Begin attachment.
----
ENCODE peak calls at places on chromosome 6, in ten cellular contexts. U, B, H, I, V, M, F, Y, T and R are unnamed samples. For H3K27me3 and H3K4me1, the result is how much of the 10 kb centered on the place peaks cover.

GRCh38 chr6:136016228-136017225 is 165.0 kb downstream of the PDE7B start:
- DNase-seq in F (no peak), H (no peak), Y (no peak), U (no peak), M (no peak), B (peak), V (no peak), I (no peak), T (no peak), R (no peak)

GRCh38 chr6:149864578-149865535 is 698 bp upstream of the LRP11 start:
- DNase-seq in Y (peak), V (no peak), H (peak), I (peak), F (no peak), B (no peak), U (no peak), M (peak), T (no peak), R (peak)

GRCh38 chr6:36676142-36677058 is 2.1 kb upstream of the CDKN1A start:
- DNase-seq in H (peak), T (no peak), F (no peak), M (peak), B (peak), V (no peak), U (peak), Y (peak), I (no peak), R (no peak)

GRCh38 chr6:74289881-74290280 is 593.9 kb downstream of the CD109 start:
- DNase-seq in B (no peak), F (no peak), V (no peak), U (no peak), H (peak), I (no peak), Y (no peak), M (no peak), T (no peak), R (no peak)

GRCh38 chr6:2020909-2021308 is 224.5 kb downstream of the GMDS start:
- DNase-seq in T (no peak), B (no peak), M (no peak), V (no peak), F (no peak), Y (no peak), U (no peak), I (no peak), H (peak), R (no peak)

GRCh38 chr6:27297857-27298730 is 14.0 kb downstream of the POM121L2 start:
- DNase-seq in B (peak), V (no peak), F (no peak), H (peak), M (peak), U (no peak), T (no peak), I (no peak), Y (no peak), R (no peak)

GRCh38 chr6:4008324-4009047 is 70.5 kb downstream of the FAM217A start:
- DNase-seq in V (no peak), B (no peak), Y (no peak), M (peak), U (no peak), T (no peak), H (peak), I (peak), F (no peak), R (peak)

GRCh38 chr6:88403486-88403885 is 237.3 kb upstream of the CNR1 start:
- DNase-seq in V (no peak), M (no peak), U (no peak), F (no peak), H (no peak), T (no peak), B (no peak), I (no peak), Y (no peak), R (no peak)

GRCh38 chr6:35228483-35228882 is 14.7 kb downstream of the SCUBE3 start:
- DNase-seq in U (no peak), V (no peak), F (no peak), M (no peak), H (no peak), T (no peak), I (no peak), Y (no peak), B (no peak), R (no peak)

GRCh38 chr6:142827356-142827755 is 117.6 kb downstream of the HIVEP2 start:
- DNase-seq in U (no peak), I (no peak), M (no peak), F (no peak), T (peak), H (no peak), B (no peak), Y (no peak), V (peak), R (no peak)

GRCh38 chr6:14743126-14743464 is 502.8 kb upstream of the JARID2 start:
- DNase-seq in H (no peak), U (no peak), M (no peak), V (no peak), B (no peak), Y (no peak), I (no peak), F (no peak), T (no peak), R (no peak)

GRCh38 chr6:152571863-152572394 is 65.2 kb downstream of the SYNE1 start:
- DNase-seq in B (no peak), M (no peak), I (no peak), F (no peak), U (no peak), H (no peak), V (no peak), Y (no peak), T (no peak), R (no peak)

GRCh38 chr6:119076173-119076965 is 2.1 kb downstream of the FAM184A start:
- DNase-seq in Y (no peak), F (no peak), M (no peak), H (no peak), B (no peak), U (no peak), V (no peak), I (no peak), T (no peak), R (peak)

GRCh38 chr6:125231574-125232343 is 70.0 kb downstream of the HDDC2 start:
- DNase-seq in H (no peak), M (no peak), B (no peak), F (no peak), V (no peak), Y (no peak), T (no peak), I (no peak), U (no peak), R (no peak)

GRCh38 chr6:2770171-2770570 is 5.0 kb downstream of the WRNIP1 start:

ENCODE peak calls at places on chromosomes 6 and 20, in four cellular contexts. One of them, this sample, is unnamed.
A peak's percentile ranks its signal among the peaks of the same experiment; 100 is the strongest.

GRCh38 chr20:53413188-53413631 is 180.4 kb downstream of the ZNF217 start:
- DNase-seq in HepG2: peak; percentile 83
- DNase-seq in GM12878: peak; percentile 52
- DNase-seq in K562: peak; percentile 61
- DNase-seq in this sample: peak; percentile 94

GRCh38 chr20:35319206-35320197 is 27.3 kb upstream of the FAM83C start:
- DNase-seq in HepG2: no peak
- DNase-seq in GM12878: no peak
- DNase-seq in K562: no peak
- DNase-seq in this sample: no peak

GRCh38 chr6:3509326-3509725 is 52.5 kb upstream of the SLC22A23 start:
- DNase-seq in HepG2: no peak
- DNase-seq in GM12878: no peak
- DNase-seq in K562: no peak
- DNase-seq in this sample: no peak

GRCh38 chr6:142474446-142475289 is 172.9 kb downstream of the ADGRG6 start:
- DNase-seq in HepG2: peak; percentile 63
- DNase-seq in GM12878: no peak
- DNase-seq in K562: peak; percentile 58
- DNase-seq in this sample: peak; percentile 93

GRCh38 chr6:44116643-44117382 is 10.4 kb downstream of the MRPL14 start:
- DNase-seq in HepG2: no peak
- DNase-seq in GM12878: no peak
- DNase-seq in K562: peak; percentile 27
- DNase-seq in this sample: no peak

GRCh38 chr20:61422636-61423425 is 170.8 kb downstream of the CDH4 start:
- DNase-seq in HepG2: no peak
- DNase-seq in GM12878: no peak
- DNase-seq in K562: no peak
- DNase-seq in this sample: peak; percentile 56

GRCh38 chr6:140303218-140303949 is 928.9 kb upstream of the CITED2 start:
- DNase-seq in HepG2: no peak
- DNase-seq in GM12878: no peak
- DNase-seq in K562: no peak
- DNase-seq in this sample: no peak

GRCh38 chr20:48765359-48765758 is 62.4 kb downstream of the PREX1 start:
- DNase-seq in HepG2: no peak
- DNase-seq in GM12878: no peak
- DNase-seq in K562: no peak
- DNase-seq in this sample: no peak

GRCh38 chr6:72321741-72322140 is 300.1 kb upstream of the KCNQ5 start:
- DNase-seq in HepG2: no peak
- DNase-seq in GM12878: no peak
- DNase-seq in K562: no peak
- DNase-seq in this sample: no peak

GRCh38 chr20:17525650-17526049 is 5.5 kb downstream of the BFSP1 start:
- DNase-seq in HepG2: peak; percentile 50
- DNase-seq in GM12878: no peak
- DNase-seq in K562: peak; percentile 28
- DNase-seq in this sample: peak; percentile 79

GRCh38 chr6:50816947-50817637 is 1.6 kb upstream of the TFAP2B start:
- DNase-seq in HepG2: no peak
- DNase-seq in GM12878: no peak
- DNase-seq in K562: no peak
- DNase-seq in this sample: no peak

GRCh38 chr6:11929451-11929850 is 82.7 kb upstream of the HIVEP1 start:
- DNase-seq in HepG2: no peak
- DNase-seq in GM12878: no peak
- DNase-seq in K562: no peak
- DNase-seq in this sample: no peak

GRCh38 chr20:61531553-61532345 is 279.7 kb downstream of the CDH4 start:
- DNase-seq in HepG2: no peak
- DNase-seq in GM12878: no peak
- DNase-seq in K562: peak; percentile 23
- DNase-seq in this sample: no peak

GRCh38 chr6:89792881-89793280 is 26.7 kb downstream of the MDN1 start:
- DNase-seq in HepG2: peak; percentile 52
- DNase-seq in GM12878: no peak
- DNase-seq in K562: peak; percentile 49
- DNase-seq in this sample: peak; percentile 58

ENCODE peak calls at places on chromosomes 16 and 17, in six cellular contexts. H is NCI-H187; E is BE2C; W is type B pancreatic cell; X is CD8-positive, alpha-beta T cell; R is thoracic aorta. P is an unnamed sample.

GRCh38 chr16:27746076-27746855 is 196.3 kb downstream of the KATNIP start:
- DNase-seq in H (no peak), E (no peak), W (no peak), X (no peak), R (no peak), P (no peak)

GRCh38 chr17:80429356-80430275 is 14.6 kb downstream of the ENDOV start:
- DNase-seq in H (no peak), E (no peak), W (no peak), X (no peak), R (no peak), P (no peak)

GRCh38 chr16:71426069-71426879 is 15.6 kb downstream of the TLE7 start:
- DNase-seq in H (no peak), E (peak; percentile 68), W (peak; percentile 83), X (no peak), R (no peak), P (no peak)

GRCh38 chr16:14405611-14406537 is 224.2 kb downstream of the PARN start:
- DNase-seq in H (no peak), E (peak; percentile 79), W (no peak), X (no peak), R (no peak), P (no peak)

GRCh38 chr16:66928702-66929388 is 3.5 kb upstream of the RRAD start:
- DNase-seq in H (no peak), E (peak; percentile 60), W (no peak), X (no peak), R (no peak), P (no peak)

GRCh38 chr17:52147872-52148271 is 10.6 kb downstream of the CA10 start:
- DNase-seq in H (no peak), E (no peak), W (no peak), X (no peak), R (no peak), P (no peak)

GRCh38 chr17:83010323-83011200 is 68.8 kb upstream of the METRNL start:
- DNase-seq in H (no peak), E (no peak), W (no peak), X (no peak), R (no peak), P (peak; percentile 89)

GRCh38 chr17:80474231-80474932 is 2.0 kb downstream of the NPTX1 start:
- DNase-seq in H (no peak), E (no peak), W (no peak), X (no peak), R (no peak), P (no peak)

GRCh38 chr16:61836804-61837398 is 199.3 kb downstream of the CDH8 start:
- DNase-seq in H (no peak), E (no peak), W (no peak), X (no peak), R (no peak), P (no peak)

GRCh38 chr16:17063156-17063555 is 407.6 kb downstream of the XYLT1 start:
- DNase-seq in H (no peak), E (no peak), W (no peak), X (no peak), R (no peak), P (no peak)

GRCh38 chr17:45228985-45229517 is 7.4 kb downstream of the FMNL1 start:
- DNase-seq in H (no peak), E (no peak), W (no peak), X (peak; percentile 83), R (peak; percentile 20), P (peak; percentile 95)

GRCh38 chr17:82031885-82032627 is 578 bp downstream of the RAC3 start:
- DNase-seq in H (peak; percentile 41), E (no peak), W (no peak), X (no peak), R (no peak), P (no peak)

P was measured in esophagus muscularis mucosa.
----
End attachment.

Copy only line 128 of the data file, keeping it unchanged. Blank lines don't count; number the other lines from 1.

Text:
P was measured in esophagus muscularis mucosa.